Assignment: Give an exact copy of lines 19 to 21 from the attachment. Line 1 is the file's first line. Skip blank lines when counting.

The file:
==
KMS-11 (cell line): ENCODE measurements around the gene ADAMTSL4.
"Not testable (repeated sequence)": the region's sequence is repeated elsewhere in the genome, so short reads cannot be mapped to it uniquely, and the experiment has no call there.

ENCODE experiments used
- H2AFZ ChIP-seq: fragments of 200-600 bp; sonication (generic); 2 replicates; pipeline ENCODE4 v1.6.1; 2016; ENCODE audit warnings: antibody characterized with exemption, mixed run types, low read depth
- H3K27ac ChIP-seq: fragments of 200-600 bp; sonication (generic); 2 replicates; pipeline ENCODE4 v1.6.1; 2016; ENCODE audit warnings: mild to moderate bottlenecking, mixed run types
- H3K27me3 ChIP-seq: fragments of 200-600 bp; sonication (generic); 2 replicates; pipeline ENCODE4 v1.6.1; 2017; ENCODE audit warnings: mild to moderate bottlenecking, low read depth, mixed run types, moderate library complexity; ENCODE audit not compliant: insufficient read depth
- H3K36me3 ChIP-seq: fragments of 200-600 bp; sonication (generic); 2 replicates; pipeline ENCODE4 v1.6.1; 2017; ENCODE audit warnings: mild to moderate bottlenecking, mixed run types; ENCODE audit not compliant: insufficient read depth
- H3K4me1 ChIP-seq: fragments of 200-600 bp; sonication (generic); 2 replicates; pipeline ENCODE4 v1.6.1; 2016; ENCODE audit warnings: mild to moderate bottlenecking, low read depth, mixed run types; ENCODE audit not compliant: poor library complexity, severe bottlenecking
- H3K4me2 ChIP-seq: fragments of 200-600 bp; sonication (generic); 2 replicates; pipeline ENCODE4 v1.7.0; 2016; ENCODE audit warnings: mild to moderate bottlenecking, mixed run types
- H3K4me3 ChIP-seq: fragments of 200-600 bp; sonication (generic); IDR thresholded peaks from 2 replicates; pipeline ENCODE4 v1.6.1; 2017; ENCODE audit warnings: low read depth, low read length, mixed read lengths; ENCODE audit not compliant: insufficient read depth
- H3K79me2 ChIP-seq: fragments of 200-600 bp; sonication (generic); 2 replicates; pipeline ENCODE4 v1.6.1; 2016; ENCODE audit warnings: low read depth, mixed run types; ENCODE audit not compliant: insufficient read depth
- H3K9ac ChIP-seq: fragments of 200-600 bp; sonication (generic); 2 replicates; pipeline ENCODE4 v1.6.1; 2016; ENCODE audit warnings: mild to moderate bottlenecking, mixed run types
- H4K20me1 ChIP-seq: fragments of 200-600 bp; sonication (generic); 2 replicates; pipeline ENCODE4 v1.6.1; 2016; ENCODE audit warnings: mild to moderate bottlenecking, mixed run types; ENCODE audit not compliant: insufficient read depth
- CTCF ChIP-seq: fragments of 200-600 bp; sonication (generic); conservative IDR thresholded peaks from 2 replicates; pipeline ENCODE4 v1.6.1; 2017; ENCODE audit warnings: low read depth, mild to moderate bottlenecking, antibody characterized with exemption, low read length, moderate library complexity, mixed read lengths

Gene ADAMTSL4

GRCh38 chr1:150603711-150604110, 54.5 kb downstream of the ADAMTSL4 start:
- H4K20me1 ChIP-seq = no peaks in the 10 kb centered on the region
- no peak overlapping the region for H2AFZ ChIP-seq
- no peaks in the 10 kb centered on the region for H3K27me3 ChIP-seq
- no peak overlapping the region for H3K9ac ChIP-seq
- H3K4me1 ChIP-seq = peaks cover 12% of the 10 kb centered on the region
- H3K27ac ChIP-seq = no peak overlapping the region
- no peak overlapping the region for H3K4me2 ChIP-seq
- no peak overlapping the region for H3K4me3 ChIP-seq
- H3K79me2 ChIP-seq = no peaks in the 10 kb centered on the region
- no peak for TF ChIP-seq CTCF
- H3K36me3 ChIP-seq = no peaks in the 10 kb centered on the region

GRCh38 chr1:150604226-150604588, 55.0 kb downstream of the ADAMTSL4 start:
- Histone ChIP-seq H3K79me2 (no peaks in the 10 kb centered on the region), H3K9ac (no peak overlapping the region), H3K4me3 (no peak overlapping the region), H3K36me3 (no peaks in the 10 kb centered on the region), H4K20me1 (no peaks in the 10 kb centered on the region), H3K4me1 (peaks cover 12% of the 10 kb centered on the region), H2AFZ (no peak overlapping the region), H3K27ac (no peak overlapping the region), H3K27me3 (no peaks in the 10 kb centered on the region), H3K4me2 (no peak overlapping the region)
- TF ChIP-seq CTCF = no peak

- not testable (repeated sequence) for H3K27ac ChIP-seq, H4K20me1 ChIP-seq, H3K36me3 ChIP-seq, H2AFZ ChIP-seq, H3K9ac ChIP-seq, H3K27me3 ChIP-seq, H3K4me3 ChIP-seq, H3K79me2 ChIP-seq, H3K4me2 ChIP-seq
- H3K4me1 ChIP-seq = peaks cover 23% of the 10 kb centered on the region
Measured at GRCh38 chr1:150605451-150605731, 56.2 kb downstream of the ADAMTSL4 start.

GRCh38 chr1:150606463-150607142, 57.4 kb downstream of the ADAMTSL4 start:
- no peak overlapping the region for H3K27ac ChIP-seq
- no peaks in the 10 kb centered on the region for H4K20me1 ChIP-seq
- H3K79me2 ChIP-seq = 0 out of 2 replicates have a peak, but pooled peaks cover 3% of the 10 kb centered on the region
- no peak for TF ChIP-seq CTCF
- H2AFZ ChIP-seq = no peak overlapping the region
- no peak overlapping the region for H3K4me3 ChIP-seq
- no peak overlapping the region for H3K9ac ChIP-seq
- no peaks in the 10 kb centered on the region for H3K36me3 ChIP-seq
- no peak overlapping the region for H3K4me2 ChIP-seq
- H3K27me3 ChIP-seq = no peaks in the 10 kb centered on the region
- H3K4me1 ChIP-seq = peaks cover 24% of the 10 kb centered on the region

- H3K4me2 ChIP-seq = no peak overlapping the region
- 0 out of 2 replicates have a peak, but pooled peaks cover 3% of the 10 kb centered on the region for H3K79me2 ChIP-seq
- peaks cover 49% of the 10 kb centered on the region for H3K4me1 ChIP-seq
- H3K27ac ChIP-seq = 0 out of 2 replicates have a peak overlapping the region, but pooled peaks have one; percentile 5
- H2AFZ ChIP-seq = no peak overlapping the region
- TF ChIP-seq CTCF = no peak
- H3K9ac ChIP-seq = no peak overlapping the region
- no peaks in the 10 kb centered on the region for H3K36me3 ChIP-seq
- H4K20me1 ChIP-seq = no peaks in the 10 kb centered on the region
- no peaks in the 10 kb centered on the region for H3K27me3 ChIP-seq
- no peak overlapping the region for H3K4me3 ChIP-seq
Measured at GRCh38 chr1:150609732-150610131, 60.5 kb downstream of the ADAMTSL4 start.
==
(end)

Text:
- no peaks in the 10 kb centered on the region for H3K27me3 ChIP-seq
- no peak overlapping the region for H3K9ac ChIP-seq
- H3K4me1 ChIP-seq = peaks cover 12% of the 10 kb centered on the region